From the village of Hi Barmoik to Yangsum Farm, Western Sikkim, Himalayas, India
This morning we had a breakfast on the green lawns of the farmhouse.
We left on foot heading up into the fertile mountainside.
Our bags were taken down the steep path to the car, which will meet us by midday.
The mountain was thickly planted with cardamom plants, among the trees.
W passed small self-sufficient farms.
Each farm grows almost everything they need.
They grow all of the vegetables and fruits that they eat, rice, millet, buckwheat, tea and sugar cane.
They keep chickens for eggs and they eat them before winter starts, because the chickens do not survive the cold.
They keep cows and goats for butter, milk and cheese.
What they cannot not grow, they usually do not eat.
On occasion, if the farmers are more industrious, they grow to sell, and with the money they earn, they buy what they cannot grow.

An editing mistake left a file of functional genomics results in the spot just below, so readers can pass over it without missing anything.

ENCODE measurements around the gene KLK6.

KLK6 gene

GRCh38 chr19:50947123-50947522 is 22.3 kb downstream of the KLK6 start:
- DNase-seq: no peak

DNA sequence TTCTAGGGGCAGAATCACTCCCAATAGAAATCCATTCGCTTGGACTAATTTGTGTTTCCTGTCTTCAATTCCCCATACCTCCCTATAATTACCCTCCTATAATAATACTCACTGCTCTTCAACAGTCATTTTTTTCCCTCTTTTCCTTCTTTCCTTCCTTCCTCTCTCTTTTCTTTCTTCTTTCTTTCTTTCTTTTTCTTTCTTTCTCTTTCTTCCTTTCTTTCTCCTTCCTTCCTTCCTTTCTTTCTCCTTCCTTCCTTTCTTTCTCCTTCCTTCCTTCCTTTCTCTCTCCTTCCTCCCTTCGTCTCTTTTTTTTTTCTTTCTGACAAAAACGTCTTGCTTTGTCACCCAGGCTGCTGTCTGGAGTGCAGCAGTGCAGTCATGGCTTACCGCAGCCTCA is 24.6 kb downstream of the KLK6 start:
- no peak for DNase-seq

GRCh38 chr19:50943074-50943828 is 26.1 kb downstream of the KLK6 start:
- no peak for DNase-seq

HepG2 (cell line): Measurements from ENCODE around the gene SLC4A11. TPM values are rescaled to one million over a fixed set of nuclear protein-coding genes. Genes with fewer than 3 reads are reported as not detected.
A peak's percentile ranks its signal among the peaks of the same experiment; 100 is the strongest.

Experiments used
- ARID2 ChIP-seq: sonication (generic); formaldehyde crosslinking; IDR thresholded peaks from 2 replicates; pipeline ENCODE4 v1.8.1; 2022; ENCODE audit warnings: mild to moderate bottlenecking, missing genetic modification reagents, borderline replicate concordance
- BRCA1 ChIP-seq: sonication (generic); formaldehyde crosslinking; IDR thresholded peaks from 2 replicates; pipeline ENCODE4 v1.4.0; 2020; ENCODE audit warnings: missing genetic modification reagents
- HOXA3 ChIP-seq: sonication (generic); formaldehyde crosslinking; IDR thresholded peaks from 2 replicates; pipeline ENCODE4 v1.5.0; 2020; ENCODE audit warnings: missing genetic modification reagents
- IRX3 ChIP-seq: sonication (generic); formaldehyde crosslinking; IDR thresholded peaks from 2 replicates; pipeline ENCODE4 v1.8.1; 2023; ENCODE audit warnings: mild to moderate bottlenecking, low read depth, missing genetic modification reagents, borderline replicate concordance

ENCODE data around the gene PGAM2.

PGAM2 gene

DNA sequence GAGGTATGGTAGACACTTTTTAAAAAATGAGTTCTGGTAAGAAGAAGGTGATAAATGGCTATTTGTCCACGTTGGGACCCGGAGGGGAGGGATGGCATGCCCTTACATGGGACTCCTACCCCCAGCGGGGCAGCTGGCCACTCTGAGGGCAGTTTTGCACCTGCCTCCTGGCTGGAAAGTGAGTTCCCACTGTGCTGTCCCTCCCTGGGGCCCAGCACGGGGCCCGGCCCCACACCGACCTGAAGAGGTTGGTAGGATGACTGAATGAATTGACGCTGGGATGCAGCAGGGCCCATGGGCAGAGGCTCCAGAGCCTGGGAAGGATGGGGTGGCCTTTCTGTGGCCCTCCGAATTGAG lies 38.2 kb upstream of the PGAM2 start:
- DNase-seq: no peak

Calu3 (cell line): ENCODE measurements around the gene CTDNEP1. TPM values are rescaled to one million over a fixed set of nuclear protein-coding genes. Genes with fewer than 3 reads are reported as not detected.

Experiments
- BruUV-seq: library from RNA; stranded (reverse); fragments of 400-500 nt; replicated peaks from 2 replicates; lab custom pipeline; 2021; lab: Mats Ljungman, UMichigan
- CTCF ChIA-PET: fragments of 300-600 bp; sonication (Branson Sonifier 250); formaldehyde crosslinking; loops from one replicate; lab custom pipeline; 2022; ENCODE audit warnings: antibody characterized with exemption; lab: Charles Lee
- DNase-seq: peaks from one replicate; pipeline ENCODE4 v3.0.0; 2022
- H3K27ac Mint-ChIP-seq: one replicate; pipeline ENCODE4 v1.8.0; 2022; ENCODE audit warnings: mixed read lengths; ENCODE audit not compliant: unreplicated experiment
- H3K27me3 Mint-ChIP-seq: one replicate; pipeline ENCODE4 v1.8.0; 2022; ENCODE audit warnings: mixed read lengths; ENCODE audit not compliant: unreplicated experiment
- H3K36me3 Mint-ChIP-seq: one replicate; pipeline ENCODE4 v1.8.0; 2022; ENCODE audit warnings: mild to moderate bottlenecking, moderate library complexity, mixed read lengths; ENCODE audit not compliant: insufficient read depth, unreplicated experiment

We saw some smoke rising from one of the farms.
Jules asked if they were burning trash.
They usually compost all green matter or keep it to feed to the goats and cows.
They produce almost no trash, since they do not buy much in stores or markets.
They make things from bamboo and wood, and use every pot and pan for a lifetime.
The smoke turned out to be Cardamom drying, and we walked up on the edges of their fields, into the farmhouse to see how it is done.
It was the farmhouse of a family of the Sherpa caste.
Many of the family members had gathered because one of the sons had just died and the family gathers for the funeral.
They welcomed us with warm smiles and invited us to sit and have tea.
We asked for black tea without milk or sugar.
The tea they served us was sprinkled with salt.